A PANEL of 16 Novocastrian visionaries and storytellers will today share their ideas with the world through the TEDxNewy symposium.
Adamstown mother of two Siobhan Curran applied for the licence to hold the independently organised event, which is a spinoff from the annual TED conferences in the US and Scotland.
The first TED conference was held in 1984 with a focus on technology, entertainment and design, aiming to share ideas worth spreading.
Since then its scope has expanded to include science, business, health, the arts and global issues facing the world.
The Naked Runners was started by health professionals Dave Robertson and Silas Moss, and they will speak in the final session of the day.
They wear clothes and the naked part comes from their refusal to follow technological trends by stripping it back to joggers, shorts and a T-shirt while running.
‘‘We don’t really see the need for a heart-rate monitor, GPS tracking system, iPod, iPhone, a booster belt and a nutrition bar,’’ Mr Robertson said.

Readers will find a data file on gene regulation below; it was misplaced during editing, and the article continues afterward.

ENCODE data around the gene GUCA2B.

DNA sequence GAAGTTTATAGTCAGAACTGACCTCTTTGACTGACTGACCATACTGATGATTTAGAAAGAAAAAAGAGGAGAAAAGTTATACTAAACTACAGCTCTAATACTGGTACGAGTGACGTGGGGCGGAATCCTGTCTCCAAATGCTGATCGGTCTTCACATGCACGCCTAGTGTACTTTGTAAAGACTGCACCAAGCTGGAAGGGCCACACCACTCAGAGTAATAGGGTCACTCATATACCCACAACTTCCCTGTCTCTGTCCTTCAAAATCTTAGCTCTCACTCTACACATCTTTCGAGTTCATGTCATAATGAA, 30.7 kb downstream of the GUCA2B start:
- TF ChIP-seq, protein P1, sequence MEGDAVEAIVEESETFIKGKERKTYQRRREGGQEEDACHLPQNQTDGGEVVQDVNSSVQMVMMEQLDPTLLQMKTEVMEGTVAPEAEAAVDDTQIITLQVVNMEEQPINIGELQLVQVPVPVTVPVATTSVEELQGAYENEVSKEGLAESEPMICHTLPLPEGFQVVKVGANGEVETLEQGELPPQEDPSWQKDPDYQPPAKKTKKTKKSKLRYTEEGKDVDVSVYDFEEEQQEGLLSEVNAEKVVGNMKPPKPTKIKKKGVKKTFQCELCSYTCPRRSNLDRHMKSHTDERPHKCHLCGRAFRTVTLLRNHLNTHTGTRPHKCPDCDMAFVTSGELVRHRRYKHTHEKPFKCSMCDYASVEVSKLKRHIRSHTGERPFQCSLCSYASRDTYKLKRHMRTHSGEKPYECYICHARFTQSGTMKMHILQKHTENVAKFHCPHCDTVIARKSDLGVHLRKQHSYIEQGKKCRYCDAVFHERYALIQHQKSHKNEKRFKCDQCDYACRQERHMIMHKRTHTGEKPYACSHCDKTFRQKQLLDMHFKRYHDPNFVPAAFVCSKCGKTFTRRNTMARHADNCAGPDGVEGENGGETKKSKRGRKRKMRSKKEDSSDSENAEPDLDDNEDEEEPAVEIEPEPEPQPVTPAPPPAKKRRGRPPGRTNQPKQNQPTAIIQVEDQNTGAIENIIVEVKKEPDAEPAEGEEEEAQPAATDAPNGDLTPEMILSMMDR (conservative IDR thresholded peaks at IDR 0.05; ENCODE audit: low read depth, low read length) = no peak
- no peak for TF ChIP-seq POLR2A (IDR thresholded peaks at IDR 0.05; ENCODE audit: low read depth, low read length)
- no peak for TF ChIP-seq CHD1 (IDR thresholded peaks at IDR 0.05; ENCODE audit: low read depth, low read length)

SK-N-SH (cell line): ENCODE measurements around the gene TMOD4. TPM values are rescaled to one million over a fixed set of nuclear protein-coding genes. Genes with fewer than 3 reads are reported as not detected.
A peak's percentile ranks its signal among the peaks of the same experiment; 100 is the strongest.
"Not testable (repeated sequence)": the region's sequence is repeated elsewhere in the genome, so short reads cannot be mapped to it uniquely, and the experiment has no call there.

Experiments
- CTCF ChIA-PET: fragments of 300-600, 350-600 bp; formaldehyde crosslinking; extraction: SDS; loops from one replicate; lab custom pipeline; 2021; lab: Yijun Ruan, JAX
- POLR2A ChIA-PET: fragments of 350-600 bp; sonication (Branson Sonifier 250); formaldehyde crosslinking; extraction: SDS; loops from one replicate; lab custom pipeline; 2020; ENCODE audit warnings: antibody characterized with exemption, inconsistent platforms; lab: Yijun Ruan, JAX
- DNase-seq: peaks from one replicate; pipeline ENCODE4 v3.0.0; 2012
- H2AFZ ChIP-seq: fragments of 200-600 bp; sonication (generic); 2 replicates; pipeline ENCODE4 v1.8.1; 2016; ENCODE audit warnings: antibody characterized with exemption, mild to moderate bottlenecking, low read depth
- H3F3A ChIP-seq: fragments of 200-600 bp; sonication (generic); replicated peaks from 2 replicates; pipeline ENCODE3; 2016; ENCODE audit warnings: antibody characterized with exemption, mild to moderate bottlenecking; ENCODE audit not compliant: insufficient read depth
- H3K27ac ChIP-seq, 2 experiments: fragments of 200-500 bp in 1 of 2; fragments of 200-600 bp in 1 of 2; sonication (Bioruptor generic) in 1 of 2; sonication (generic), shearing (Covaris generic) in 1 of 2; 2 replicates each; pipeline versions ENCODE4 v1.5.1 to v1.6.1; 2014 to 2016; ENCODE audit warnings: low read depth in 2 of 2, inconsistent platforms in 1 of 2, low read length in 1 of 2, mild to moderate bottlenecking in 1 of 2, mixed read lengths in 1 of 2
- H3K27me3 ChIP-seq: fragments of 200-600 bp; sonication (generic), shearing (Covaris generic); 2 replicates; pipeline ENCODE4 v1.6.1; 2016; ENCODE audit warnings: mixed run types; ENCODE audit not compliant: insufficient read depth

‘‘The physical benefits of running are well documented but it also relieves stress.’’
Peter Saul will speak to the sold-out audience of 200 at the Playhouse Theatre about how the process of dying has changed beyond recognition in one generation.
Dr Saul, senior intensivist in the adult and paediatric intensive care unit at John Hunter Hospital and director of intensive care at Newcastle Private Hospital, has been deeply involved in the dying process of more than 4000 patients in the past 35 years.
The 200 places for TEDxNewy have been filled, but the event will be streamed online here and can also be watched on a big screen from the Mulubinba Room in Newcastle City Hall.